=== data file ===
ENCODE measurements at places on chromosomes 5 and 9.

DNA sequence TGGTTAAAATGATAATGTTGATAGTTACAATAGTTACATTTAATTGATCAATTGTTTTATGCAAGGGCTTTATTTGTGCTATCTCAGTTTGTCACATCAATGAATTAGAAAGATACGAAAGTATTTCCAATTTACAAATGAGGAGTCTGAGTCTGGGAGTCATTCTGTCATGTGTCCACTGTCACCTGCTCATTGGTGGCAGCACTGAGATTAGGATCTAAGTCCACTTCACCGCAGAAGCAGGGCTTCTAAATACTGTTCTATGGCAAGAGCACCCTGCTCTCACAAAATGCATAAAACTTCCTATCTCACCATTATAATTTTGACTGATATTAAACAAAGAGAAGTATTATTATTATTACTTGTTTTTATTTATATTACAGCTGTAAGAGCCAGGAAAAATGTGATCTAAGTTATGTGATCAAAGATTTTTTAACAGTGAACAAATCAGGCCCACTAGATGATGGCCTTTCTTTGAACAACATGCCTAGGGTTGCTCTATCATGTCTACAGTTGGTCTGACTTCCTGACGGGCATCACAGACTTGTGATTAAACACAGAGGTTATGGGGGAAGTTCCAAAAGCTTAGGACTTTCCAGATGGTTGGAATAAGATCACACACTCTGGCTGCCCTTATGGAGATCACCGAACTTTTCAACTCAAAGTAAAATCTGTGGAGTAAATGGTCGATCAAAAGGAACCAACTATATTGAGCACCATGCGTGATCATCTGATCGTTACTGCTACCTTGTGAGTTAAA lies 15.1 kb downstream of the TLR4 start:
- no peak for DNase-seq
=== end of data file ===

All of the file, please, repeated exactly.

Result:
ENCODE measurements at places on chromosomes 5 and 9.

DNA sequence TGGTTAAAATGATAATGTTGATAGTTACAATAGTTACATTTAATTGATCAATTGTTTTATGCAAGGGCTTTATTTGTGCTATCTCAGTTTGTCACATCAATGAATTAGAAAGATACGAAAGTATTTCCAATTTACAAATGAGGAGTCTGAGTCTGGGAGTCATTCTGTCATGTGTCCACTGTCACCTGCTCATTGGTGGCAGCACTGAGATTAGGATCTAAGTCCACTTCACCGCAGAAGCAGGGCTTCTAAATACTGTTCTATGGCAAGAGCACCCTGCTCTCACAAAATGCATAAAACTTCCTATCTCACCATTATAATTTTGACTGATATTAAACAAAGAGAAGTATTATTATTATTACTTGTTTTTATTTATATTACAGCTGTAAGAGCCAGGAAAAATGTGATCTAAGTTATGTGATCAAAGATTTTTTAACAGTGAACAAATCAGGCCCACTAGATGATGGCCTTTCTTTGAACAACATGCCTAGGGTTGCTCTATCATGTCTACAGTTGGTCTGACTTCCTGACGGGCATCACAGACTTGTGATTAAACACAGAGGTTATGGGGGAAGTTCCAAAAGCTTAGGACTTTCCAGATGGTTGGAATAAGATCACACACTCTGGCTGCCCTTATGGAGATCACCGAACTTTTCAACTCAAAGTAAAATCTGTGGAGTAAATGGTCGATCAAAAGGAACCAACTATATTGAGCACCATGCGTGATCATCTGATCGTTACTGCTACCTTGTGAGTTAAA lies 15.1 kb downstream of the TLR4 start:
- no peak for DNase-seq